== Shader and program objects ==
+
=== Shader and program objects ===
  
 
Since GLSL's compilation model has 2 separate concepts, shaders and programs, there are 2 kinds of objects: shader objects and program objects. Shader objects represent compiled shaders, while program objects represent fully linked programs.
 
Since GLSL's compilation model has 2 separate concepts, shaders and programs, there are 2 kinds of objects: shader objects and program objects. Shader objects represent compiled shaders, while program objects represent fully linked programs.
  
Neither of these object types conforms to the standard [[OpenGL Objects]] paradigm. Rather than using a state-based methadology for most of their functions, they use a more object-based API. The compilation, linking, and state access functions for these objects all take the object as a parameter, rather than requiring that the object be bound to the context before use.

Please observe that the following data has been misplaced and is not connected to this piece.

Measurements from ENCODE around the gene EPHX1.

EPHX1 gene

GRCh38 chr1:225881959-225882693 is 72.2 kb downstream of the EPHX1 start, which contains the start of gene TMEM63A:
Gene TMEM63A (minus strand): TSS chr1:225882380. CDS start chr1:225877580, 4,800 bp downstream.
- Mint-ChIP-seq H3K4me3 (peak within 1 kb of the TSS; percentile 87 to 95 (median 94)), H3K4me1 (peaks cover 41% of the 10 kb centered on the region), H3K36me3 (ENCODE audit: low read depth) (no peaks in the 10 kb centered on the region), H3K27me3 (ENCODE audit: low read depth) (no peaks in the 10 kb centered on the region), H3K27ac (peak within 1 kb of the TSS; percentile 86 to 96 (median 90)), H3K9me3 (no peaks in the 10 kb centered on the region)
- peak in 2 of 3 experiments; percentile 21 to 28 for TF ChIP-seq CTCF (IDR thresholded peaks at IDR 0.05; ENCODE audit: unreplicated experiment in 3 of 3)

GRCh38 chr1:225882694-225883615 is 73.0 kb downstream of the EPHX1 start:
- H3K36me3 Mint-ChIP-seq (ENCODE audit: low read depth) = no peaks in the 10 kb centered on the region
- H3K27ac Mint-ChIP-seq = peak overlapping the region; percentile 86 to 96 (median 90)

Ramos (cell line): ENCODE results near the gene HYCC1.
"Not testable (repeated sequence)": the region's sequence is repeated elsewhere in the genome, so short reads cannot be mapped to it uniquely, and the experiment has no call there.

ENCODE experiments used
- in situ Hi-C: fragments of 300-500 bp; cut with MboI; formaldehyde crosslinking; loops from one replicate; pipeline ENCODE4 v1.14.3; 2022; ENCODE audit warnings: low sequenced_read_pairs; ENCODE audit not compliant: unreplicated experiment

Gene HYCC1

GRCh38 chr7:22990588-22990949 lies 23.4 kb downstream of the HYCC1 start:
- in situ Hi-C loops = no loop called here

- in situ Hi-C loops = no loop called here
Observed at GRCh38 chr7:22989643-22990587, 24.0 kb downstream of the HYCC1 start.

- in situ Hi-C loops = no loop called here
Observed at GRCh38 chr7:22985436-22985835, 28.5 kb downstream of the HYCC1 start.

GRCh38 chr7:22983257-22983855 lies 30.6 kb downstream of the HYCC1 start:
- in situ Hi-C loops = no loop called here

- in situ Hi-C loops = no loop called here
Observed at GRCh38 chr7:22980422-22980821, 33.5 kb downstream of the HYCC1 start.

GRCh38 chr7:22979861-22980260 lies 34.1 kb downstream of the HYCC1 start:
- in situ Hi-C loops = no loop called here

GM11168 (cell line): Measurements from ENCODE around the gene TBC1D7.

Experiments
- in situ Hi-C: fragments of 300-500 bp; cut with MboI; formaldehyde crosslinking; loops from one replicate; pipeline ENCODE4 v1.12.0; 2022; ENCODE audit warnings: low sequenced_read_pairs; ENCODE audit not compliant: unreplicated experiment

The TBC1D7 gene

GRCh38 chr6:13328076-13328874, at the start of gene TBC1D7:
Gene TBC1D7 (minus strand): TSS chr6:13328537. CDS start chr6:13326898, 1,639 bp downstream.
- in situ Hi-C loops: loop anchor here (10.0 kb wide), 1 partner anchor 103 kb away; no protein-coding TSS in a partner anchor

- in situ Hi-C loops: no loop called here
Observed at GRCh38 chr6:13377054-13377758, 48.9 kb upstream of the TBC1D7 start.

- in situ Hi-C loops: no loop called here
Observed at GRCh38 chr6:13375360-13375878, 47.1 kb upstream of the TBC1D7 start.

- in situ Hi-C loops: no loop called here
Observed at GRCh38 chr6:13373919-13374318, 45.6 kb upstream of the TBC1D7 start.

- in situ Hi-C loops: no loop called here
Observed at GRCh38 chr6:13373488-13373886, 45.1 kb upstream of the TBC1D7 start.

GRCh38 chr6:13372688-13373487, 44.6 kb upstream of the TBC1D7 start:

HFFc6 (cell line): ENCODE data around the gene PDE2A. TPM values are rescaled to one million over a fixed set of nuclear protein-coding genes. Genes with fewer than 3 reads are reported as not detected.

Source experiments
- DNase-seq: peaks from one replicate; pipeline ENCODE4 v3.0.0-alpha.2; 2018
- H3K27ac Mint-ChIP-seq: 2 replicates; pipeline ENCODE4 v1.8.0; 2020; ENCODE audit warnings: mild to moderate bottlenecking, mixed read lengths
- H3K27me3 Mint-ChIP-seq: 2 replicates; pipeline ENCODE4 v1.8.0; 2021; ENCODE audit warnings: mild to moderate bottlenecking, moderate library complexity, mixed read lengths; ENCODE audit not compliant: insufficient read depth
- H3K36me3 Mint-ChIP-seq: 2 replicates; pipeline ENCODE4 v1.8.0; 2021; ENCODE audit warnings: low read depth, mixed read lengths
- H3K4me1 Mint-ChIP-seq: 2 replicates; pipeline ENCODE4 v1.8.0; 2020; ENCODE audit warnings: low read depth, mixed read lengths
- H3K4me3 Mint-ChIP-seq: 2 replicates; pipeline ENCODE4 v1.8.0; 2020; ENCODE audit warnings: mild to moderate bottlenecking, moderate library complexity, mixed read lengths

+
Neither of these object types conforms to the standard [[OpenGL Objects]] paradigm. Rather than using a state-based methodology for most of their functions, they use a more object-based API. The compilation, linking, and state access functions for these objects all take the object as a parameter, rather than requiring that the object be bound to the context before use.
  
 
== Object creation ==
 
== Object creation ==
  
Shader objects are created with a call to:
+
A shader object is created by a call to:
  
   GLuint [[GLAPI/glCreateShader|glCreateShader]](GLenum ''type'');
+
   GLuint {{apifunc|glCreateShader}}(GLenum {{param|type}});
  
The ''type'' field refers to the kind of shader object you wish to compile. A shader object can be of type GL_VERTEX_SHADER, GL_FRAGMENT_SHADER, or GL_GEOMETRY_SHADER. Once created, this object can only ever be used for shaders of that particular type.
+